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Captain of ‘Conception’ Faces Manslaughter Charges

The captain of the Conception — the dive boat that was destroyed by fire in September 2019, killing 33 passengers and one crew member — has been indicted on manslaughter charges for each death.

On Tuesday, the New York Times reported that investigators had found that captain Jerry Boylan, who is 67, was negligent in key safety precautions, contributing to the deadliness of the fire. “Mr. Boylan failed to conduct mandatory fire drills and crew training, and he did not post a federally required night watch or patrol,” the Times reported, quoting the indictment.

The Conception in Platts Harbor, off Santa Cruz Island, on September 2, 2019, the morning of the fire.
© 2020 Latitude 38 Media LLC / Ventura County Fire Department

“The 33 passengers aboard the Conception, a 75-foot commercial scuba diving vessel, were sleeping below deck when the blaze began on a Labor Day weekend excursion to the Channel Islands … south of Santa Barbara,” the Times said, adding that the deaths were attributed to smoke inhalation. The Times said the Conception’s schematics showed that there was a single exit up to the galley; other reporting has suggested that there was also a second “escape hatch” above one of the bunks, though some former passengers said they were unaware of this emergency exit.

According to the Times, the National Transportation Safety Board said in October that “the fire had turned deadly in part because of the lack of a required night patrol; escape hatches that sent victims into the lounge, where the fire most likely broke out; and an absence of smoke detectors in the lounge.” The Times said that investigators could not determine the cause of the fire.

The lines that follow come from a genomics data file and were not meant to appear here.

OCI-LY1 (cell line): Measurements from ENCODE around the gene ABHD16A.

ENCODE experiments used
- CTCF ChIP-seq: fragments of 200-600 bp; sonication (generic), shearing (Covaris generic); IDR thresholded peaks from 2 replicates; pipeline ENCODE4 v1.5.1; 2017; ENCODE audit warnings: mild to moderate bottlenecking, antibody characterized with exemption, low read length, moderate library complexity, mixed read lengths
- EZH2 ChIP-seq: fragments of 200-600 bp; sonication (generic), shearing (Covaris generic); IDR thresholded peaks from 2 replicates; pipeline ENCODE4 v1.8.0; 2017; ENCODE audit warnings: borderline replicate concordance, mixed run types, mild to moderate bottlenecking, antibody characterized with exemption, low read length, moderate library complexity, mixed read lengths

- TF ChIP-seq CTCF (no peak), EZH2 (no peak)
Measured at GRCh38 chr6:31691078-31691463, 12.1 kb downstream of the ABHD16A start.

Each charge of “seaman’s manslaughter” carries a maximum sentence of 10 years.

After the disaster, we wrote, “Going forward, we encourage all boaters to let the officials do their jobs ….” Over time, we’ve learned about both criminal negligence and design and safety flaws that will no doubt be improved for the safety of future divers and boaters. The Conception fire was an unspeakable tragedy with devastating consequences for the victims and their families, but — we hope — the lessons learned will help all of us be more vigilant to avoid future calamities.



  1. Gary A Green 4 years ago

    Is the owner of Truth Aquatics going to be charged? Is doesn’t seem right that the Captain will be the only one to bear the brunt of the criminal charges.

    I have my 100 ton license and was once contacted by Truth Aquatics to be a relief Captain. They wanted me to come down and go out with them on a two day trip as a working interview. I subsequently found out that they did this all the time to have a second captain on-board without having to pay them.

    During my two day trip with them, I noticed that they were very lax about proper protocols and safety procedures. The only people that actually seemed to do any work were the two women who did the cooking and the one guy who filled the tanks.

    It is a terrible tragedy that this happened, but all of the blame should not be laid at the feet of the captain. The owner had a big hand in creating the type of culture that lead to this tragedy.

    • Maryann Hinden 4 years ago

      I would have to agree that the owner should have an equal share in the blame.

  2. Greg Clausen 4 years ago

    Captain and boat company were both responsible for the safety of passengers, guilty

  3. Sheila 4 years ago

    He was Captain of his vessel and it is the Captains sole responsibility to make sure that the vessel is not only in legal compliance but must hold him/herself to a higher standard.
    This Captain had a choice – to sail or not.
    This is no different than in aviation no matter what size of aircraft.
    Is there an onus of due diligence on the part of the company? That would have to be investigated by the law or the families.
    An extremely sad situation.

  4. George DeVore 4 years ago

    Other articles have noted that the vessel consistently passed all of its safety inspections, implying that the Coast Guard needs to draft some more stringent regulations [such as minimum requirements of an escape hatch!]
    I am intrigued about the requirement for a roving night watch, but have been unable to find it anywhere on the Internet. Anyone know what it is, specifically, and where to read it?

    • Mark Caplin 4 years ago

      164.19 Requirements for vessels at anchor.
      The master or person in charge of each vessel that is anchored shall ensure that:

      (a) A proper anchor watch is maintained;